MUSIC: The movie was so fast paced and frenetic that I didn’t really notice the score. Obligatory pop songs are scattered throughout, usually as stingers to a joke or big moment.
ACTING: The casting for the film is solid across the board. The father/daughter dynamic is captured perfectly by Danny McBride and Abbi Jacobson, with Maya Rudolph and Mike Rianda bringing in support as the rest of the family. Olivia Colman, Fred Armisen, and Beck Bennett are great as several of the title Machines.
BOTTOM LINE: A lot of fun, but with some real emotional depth.
June 18th / FORUM DISCUSSION
HEADLINE: The Little Mermaid meets Cars meets Ratatouille? OK, not exactly, but weirdly close!
STORY: The plot is fairly simple, but crafted extremely well. Luca is a sea creature who wants to explore that shore up above but who’s parents forbid it. Alberto is a sea creature who lives on land with a collection of human gadgets and gizmos aplenty. (When out of the water they appear human.) Luca runs away, befriends Alberto, meets a human girl named Giulia, and the three team up to enter a local race that will allow the two secret merman to buy a Vespa and explore the rest of the above-water world. The story is sweet and fun, and the conflicts are not too heavy or emotional. One of my favorite sources of friction in the film is the triangle between the three young leads. The story takes place in that innocent time of childhood before kids are aware of romantic entanglements. So having a girl come between the two boys, but in a strictly platonic sense, made for a unique plot line. The climax of the story came a little too fast and the resolution didn’t feel completely earned. I really think extending the fairly short 95 minute running time was needed to give the audience a proper ending.
ANIMATION: The animation in Luca is very different from the Pixar norm: almost cartoony, with wide open mouths that move to the sides when characters are in profile, and arms and legs that sometimes look like they’re being controlled by puppeteers. That’s not a knock. It works well with the film, given it’s lighter tone… and the fact that their mouths kind of look like fish!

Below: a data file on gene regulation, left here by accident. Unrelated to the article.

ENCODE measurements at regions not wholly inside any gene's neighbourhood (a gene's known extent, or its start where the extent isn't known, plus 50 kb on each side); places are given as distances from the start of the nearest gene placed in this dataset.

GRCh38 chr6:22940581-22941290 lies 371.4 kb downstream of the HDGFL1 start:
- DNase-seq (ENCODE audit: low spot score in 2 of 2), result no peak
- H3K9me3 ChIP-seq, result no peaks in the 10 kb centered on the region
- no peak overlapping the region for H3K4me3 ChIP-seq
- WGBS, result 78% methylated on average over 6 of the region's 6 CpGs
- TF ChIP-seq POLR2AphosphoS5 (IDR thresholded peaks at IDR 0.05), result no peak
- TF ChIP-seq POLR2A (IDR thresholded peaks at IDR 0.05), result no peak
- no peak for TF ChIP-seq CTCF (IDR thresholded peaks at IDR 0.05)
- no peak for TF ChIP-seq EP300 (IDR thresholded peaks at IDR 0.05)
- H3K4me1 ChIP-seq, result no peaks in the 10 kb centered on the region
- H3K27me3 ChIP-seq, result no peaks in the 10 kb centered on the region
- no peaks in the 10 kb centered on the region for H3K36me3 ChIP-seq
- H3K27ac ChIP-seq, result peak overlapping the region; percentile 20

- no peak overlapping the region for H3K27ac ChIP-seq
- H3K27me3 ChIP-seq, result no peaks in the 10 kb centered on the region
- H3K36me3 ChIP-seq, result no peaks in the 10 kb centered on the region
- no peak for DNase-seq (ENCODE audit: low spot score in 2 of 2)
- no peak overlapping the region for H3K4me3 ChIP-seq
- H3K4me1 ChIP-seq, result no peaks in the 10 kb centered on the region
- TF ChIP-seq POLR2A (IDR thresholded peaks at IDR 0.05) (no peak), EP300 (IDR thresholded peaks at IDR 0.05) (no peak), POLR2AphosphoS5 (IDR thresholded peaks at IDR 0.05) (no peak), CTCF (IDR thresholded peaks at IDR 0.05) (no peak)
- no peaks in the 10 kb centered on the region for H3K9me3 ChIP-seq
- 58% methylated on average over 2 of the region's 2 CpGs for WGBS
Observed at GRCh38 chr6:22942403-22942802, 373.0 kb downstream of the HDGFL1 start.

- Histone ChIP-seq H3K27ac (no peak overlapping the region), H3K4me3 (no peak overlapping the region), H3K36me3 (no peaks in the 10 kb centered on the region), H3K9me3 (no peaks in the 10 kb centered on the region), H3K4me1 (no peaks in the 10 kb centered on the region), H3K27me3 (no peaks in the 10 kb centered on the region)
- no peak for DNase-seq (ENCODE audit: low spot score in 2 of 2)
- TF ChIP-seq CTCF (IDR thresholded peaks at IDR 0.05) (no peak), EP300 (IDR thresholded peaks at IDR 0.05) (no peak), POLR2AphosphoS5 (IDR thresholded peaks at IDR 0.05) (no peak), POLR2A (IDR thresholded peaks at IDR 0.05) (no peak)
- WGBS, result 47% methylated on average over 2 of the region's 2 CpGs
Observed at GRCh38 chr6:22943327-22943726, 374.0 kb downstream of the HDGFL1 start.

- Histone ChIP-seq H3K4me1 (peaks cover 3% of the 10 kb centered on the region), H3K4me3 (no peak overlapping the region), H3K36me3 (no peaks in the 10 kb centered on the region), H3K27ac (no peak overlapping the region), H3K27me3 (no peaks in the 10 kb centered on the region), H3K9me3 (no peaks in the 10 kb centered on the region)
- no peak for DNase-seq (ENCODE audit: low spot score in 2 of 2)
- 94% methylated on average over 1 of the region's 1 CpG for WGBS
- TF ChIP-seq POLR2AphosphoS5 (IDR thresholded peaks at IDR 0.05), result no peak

MUSIC: The score helps underscore the setting, which is important when the setting is so important to the story. But it doesn’t do much more than that.
ACTING: I enjoyed the main characters’ performances all around. Jacob Tremblay nails Luca’s naiveté and curiosity, Jack Dylan Grazer gets Alberto’s misplaced confidence and secret loneliness, and Emma Berman portrays Giulia’s excitement and indignation just right.
BOTTOM LINE: A lovingly well made piece of light entertainment.
HEADLINE: Musical monkey on a mission with Lin-Manuel Miranda.
STORY: Vivo is one of those types of films from studios not named Disney, Pixar, or DreamWorks that always worry me, especially when they feature singing/rapping animals! But, like a lot of recent Sony animated films, this one was a pleasant surprise. The plot has the too often used cartoon road trip as its foundation, but doesn’t fall into the episodic trap. The journey is interesting enough, has some fun characters along the way, and isn’t too predictable. The film has a fairly solid emotional core that by the end will have you actually caring about what happens to the characters.
ANIMATION: Sony Animation is not slacking in the animation department vs their competition. The overall art style here is fun and colorful and character designs are varied and interesting. We even get some wonderful hand-drawn styled animation throughout where the original CG-renderings get a 2D-makeover that doesn’t feel like it was done in a slapdash manner, but with care for the format.
MUSIC: Lin-Manuel Miranda writes some great music, but he is a very infuriating lyricist! Whenever I listen to one of his song scores, they always feel… unpolished. There’s always a song or two that are good to great, then too many that seem like he didn’t finish them in time so rushed out the last few verses. Also he has a few stylistic choices that grate, like just narrating action rather than being lyrical, repeating words and phrases too much, structuring the song with too many different sections, using filler words to get the lyrics match the melody, and thinking that having an up-tempo song that is so dense with words that it’s incomprehensible is clever. All that is true here. But thankfully the ratio of “works” to “doesn’t work” is more on the plus side than usual.